The following was originally published by Jews for the Preservation of Firearm Ownership at jpfo.com and is reprinted here with permission.
Most people probably know about the Warsaw Ghetto Uprising in January 1943, and how a relatively small number of armed Jewish resistance fighters held off Nazi attacks. Over time, as ammunition ran out and Nazi tactics became more extreme, the efforts petered out over about a month. The lesson to be learned, however, was that only by having the means to fight – ergo being armed – was there at least a chance to be able to survive . . .
Genocide throughout history has only been successful following disarmament, thus removing the ability to fight on remotely equal terms and so have any means of self-defense. It is events such as this which highlight the reason for vigorously defending our innate rights protected by the Second Amendment. What follows is an excerpt from a New York Times obituary about Boruch Spiegel, one of the very last survivors of the uprising. There is an index page on JPFO related to various items about or referencing the Ghetto Uprising, which are well worth checking out.
Boruch Spiegel, one of the last surviving fighters of the Warsaw ghetto uprising of 1943, in which a vastly outgunned band of 750 young Jews held off German soldiers for more than a month with crude arms and Molotov cocktails, died on May 9 in Montreal aged 93.
His death was confirmed by his son, Julius, a retired parks commissioner of Brooklyn. Mr. Spiegel lived in Montreal.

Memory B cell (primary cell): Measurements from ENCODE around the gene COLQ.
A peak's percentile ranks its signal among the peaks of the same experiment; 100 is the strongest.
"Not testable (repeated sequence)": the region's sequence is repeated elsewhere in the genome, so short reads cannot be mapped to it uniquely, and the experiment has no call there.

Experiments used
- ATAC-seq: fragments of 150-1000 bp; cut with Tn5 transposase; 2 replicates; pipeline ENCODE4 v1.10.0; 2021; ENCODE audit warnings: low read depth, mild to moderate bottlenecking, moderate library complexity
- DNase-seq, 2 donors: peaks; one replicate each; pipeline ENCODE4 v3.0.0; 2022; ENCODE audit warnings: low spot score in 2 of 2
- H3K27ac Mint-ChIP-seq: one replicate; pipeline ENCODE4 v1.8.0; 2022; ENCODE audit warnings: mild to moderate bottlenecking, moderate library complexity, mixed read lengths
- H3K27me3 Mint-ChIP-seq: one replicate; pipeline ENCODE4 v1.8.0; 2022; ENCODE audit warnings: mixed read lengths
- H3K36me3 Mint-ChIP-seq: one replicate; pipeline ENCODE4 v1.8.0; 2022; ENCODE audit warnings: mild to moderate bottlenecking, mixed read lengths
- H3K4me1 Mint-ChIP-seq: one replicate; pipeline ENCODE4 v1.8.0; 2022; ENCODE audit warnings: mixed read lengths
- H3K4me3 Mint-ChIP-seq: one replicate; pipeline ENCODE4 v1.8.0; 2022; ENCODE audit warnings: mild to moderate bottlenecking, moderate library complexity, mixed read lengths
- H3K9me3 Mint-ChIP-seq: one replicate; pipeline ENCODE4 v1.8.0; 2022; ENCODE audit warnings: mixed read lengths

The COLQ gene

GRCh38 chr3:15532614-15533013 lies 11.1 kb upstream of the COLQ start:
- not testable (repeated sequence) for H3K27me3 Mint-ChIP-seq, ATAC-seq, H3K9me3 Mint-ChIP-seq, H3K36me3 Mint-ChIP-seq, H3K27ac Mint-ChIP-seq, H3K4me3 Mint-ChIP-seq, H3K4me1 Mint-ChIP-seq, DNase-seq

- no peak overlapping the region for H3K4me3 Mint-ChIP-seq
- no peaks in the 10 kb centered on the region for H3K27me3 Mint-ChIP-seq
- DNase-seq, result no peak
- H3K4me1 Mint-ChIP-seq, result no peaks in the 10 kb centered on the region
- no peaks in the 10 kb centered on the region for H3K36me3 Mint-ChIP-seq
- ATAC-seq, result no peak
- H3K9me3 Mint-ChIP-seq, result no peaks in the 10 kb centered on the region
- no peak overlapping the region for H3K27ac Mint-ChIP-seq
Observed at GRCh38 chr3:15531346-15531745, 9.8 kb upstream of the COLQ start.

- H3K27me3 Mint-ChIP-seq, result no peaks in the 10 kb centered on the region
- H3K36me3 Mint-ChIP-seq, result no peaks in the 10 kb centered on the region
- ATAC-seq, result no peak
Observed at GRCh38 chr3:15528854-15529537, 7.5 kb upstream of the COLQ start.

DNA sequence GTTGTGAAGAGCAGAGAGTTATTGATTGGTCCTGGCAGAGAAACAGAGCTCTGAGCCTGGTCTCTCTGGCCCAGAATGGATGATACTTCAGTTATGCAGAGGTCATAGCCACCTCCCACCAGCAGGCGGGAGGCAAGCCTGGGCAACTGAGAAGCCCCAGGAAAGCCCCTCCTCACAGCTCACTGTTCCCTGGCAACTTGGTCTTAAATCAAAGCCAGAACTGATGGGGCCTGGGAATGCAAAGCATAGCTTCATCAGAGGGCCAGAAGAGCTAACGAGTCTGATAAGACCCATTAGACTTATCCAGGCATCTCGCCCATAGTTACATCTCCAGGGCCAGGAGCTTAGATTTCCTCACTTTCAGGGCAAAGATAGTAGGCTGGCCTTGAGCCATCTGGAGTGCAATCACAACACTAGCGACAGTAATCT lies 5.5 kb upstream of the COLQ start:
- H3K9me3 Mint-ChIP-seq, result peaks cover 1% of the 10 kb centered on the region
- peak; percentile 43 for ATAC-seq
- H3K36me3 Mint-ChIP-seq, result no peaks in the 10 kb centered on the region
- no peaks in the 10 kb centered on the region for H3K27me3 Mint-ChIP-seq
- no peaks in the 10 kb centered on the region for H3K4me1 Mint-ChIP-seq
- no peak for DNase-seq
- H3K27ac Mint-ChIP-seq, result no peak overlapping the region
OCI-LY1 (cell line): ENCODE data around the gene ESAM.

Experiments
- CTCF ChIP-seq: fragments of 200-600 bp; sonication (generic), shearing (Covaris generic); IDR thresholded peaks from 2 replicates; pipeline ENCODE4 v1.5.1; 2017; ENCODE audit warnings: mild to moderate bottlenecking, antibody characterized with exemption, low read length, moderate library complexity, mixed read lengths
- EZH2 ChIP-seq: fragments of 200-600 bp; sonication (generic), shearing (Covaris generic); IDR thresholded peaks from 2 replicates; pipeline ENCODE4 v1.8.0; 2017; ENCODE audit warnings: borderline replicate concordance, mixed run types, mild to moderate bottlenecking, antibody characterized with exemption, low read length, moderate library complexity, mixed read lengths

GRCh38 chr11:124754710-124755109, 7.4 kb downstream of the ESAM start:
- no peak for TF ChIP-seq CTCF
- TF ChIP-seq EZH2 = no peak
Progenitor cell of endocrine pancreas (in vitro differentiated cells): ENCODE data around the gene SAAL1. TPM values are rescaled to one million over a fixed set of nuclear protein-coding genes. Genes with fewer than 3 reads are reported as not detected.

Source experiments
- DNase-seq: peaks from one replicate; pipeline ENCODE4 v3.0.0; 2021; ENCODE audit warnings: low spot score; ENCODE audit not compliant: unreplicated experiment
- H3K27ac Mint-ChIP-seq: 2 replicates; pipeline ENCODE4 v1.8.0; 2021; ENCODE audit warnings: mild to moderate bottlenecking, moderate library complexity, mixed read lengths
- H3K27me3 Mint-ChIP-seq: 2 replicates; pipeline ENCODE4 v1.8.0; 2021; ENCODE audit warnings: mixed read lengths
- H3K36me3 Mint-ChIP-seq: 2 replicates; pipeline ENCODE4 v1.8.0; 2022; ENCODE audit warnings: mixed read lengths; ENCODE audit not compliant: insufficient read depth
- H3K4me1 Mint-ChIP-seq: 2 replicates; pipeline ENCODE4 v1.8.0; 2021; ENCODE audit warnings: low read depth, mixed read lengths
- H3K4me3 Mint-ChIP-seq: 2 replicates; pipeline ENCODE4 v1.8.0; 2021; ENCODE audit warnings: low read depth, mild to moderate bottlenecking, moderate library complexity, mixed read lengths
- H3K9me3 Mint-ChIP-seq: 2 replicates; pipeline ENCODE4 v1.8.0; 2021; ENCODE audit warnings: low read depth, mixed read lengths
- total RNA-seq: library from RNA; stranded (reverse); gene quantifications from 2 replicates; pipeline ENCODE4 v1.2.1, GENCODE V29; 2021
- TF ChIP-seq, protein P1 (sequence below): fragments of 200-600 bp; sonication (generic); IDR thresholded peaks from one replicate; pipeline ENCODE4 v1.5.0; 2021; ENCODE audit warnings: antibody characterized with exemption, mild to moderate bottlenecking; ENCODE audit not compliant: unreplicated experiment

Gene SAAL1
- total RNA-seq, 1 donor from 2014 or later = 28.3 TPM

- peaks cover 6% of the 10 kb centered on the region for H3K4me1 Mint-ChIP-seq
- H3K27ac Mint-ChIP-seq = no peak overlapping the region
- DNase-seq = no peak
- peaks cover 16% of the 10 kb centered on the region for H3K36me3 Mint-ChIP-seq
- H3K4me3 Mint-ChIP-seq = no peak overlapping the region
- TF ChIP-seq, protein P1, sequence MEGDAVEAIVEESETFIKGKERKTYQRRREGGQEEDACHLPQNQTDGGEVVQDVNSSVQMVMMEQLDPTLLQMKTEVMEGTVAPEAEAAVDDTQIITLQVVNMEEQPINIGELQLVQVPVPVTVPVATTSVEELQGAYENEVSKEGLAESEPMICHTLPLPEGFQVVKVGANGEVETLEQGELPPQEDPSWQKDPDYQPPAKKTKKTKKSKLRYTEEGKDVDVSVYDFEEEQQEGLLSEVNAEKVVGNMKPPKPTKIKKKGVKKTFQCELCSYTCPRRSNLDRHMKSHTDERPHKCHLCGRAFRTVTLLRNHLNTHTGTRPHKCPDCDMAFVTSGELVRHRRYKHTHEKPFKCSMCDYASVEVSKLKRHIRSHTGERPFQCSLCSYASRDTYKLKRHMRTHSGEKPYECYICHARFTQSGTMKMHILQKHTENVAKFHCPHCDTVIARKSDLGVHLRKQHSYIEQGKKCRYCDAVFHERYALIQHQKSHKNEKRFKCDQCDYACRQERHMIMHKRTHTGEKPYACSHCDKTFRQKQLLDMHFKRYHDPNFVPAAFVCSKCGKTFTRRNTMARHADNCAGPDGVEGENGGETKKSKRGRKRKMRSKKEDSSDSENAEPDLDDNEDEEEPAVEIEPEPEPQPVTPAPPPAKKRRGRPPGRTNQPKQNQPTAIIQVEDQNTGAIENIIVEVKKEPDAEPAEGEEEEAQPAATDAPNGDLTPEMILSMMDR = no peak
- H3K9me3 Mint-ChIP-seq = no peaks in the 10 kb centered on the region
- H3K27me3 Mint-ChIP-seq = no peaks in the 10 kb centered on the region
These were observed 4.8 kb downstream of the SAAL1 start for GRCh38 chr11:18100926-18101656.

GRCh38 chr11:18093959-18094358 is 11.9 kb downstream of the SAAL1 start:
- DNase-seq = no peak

The Warsaw ghetto uprising has been regarded as the signal episode of resistance to the Nazi plan to exterminate the Jews. The United States Holocaust Memorial Museum calls it the first armed urban rebellion in German-occupied Europe.
As a young man, Mr. Spiegel was active in the leftist Jewish Labor Bund, and when it became clear that the Germans were not just deporting Jews but systematically killing them in death camps like Treblinka, Bundists joined with other left-wing groups to form the Jewish Combat Organization, known by its Polish acronym ZOB.
In January 1943, when German soldiers entered the ghetto for another deportation — 300,000 Jews had already been sent to Treblinka or otherwise murdered in the summer of 1942 — ZOB fighters fought back for three days and killed or wounded several dozen Germans, seized weapons and forced the stunned Germans to retreat.
“We didn’t have enough weapons, we didn’t have enough bullets,” Mr. Spiegel once told an interviewer. “It was like fighting a well-equipped army with firecrackers.”
In the early morning of April 19, the eve of Passover, a German force, equipped with tanks and artillery, tried again, surrounding the ghetto walls. Mr. Spiegel was on guard duty and, according to his son-in-law, Eugene Orenstein, a retired professor of Jewish history at McGill University, gave the signal to launch the uprising. The scattered ZOB fighters, joined by a right-wing Zionist counterpart, peppered the Germans from attics and underground bunkers, sending the Germans into retreat once more. Changing tactics, the Germans began using flamethrowers to burn down the ghetto house by house and smoke out those in hiding. On May 8, ZOB’s headquarters, at 18 Mila Street, was destroyed. The group’s commander, Mordechai Anielewicz, is believed to have taken his own life, but scattered resistance continued for several more weeks in what was now rubble.